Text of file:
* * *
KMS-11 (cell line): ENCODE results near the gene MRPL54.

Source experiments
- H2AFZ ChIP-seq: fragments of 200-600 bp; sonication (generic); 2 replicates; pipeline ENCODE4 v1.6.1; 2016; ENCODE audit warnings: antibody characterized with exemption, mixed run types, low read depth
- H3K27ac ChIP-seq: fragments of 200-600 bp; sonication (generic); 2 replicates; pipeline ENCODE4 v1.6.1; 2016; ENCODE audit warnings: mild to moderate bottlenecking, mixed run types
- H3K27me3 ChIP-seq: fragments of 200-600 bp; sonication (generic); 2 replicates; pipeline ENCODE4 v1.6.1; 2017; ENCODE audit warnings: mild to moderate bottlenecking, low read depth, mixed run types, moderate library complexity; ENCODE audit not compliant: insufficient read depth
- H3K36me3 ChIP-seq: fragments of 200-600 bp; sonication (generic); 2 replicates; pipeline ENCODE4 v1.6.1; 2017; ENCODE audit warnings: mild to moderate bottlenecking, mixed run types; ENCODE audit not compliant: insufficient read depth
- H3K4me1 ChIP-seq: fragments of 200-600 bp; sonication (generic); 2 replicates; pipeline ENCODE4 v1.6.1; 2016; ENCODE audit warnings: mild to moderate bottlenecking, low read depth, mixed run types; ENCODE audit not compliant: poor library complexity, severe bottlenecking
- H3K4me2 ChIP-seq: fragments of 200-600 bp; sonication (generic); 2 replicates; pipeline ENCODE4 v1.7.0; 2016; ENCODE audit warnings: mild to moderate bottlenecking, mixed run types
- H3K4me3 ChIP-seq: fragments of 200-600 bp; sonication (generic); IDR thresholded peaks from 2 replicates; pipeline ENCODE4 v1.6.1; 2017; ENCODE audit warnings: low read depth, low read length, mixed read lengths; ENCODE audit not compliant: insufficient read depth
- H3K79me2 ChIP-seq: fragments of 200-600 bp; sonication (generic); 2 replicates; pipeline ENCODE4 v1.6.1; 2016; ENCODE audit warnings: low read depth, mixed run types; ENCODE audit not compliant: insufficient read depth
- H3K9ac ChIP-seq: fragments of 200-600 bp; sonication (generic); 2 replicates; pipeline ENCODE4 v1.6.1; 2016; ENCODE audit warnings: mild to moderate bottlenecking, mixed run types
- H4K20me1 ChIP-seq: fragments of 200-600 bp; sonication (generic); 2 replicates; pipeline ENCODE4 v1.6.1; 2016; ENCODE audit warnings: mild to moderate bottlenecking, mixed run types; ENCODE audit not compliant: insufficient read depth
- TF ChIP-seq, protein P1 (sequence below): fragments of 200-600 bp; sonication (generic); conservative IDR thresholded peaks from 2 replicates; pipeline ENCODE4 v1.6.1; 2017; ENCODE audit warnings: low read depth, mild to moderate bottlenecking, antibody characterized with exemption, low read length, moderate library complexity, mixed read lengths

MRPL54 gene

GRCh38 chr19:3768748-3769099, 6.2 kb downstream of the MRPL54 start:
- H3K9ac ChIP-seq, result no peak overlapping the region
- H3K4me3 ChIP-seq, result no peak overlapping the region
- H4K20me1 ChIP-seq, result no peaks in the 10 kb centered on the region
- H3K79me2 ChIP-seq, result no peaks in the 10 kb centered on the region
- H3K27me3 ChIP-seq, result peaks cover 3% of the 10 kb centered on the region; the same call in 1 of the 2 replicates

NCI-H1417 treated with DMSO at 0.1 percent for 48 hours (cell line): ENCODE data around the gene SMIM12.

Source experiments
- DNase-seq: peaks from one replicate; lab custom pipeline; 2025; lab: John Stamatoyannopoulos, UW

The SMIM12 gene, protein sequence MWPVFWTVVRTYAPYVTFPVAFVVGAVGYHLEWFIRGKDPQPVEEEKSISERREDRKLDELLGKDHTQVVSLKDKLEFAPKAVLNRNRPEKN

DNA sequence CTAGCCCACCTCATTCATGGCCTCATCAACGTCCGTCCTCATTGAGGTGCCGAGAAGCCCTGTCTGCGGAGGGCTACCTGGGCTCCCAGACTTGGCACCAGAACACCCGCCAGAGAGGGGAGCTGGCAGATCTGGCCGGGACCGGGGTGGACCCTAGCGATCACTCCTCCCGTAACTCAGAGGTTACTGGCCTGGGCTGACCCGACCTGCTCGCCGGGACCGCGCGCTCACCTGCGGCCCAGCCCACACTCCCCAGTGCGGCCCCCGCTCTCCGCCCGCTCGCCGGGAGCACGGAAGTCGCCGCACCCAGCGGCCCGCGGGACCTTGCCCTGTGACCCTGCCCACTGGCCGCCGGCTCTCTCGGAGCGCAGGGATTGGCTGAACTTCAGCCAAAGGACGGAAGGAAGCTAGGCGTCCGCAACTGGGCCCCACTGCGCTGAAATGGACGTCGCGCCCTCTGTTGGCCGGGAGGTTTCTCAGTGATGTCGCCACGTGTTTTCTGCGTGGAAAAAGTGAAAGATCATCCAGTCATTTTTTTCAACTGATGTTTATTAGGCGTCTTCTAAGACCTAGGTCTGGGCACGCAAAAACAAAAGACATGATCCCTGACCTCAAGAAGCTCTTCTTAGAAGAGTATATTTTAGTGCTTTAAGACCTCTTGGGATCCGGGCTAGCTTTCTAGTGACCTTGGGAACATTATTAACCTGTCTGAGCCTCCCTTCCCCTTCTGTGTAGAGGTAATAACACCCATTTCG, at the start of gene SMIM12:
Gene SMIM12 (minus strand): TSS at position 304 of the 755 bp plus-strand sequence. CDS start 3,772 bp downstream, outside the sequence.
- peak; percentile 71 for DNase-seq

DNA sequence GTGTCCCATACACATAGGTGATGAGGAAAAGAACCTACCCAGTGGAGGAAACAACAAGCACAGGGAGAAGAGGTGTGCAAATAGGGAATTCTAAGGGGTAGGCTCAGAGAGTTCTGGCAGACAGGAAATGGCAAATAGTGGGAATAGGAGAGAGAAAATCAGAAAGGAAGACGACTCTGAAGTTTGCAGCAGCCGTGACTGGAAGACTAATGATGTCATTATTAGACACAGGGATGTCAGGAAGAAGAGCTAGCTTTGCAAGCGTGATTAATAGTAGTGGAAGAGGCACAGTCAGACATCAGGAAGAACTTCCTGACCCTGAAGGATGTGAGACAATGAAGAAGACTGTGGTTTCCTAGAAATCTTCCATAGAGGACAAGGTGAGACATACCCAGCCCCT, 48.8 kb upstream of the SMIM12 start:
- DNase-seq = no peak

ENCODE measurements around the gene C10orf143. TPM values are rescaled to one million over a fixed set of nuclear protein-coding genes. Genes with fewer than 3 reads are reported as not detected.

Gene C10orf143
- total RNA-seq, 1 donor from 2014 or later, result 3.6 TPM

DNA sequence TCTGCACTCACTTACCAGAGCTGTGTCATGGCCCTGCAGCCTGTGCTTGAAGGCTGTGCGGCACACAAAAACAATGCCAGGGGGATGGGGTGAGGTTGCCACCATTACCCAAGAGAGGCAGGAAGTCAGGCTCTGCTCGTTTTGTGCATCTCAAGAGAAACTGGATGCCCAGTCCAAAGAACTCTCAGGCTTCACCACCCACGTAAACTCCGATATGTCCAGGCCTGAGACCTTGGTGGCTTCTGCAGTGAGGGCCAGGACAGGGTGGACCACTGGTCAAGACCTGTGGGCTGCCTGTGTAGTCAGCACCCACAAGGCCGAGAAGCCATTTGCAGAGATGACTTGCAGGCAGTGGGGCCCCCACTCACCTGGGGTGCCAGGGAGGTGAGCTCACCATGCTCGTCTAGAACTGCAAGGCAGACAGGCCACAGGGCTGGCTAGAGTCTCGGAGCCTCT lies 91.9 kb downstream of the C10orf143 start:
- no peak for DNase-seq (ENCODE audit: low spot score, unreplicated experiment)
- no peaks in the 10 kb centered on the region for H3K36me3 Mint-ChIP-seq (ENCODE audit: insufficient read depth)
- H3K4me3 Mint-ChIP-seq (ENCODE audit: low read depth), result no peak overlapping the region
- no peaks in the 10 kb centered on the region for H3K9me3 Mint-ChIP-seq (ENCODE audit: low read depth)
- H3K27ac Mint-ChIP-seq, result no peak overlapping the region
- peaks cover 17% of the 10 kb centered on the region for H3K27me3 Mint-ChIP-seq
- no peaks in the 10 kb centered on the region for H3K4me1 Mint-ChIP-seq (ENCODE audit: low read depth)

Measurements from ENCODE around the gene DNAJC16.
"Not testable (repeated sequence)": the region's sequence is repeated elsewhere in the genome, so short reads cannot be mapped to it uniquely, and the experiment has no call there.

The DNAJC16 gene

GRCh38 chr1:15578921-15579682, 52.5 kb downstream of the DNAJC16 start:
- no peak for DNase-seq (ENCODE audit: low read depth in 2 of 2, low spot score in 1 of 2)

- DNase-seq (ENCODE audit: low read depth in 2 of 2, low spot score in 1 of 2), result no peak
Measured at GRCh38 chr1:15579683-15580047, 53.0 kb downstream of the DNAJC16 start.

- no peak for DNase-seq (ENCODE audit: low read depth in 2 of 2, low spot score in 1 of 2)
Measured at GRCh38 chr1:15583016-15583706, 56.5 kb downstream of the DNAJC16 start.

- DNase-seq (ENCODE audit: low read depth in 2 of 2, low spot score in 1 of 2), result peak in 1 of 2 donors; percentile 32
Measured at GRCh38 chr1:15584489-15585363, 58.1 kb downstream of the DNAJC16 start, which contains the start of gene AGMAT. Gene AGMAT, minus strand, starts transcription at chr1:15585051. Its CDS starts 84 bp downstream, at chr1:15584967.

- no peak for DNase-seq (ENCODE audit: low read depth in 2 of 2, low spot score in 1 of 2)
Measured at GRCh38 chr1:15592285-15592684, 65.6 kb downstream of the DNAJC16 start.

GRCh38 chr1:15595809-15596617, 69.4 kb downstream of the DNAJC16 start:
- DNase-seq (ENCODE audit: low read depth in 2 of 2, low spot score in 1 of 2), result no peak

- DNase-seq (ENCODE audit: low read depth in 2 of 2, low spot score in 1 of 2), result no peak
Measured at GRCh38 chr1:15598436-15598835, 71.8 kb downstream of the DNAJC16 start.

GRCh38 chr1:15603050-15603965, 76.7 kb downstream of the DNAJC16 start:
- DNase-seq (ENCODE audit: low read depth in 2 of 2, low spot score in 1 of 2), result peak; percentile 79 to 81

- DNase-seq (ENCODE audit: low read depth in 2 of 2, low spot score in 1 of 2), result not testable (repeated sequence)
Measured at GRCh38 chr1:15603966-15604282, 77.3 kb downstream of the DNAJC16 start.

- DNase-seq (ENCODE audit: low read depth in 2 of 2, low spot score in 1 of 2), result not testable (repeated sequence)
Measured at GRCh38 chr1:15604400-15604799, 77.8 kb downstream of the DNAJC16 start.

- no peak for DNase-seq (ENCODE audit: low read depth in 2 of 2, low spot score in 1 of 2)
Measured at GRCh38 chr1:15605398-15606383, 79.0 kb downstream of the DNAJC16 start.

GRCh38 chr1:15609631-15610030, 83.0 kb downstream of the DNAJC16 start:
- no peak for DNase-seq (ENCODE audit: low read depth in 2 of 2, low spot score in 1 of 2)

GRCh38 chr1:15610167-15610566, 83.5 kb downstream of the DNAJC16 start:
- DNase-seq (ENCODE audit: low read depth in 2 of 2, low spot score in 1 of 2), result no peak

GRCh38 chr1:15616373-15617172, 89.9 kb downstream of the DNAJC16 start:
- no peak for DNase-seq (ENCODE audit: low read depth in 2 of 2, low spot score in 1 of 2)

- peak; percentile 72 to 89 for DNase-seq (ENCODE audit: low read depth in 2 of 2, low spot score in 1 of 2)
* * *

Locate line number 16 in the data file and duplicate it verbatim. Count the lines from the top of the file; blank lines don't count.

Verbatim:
- H3K9ac ChIP-seq, result no peak overlapping the region